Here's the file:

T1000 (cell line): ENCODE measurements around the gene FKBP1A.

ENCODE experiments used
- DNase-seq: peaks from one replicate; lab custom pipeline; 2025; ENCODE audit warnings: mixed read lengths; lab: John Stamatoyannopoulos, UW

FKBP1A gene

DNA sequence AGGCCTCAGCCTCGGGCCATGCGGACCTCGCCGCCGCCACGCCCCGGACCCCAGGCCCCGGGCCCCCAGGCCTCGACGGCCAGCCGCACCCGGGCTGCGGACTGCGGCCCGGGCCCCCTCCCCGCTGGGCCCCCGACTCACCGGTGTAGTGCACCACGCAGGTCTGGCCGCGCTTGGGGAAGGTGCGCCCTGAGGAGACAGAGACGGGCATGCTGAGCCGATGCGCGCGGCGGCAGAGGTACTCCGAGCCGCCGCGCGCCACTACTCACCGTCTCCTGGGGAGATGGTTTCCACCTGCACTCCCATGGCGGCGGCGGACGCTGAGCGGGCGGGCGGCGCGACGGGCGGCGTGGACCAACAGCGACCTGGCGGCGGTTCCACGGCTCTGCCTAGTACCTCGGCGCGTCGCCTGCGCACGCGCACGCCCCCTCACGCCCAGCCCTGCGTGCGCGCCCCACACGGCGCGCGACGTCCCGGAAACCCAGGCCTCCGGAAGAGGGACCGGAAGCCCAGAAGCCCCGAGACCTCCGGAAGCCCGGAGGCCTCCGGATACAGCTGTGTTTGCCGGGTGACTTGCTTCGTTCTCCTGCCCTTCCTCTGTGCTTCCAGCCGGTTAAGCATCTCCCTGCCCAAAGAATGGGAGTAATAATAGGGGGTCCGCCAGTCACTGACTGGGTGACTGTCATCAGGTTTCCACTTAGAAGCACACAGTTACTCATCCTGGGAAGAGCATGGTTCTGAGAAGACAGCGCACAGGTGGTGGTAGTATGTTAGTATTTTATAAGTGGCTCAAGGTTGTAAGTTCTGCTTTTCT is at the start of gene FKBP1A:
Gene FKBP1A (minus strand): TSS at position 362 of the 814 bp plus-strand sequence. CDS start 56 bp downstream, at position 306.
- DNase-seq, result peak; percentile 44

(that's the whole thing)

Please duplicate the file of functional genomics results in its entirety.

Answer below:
T1000 (cell line): ENCODE measurements around the gene FKBP1A.

ENCODE experiments used
- DNase-seq: peaks from one replicate; lab custom pipeline; 2025; ENCODE audit warnings: mixed read lengths; lab: John Stamatoyannopoulos, UW

FKBP1A gene

DNA sequence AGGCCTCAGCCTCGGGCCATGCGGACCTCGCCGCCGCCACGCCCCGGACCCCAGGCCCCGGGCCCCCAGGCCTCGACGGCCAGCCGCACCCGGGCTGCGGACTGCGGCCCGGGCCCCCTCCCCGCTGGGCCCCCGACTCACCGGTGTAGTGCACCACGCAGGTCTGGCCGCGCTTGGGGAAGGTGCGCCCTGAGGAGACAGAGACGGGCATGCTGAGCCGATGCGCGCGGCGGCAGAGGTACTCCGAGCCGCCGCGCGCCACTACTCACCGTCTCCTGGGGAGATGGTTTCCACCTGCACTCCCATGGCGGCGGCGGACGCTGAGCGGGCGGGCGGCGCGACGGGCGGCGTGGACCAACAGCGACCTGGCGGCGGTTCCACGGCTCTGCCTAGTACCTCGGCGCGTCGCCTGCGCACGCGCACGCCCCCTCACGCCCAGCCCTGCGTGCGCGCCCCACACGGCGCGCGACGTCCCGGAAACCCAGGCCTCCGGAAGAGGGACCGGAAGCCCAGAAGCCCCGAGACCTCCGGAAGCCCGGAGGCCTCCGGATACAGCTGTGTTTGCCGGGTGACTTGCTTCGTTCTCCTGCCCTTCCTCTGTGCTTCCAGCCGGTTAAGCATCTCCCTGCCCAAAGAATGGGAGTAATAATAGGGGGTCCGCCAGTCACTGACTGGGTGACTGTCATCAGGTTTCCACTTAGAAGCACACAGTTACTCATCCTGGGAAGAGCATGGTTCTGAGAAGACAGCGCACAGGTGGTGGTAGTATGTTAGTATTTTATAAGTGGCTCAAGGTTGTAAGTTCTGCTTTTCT is at the start of gene FKBP1A:
Gene FKBP1A (minus strand): TSS at position 362 of the 814 bp plus-strand sequence. CDS start 56 bp downstream, at position 306.
- DNase-seq, result peak; percentile 44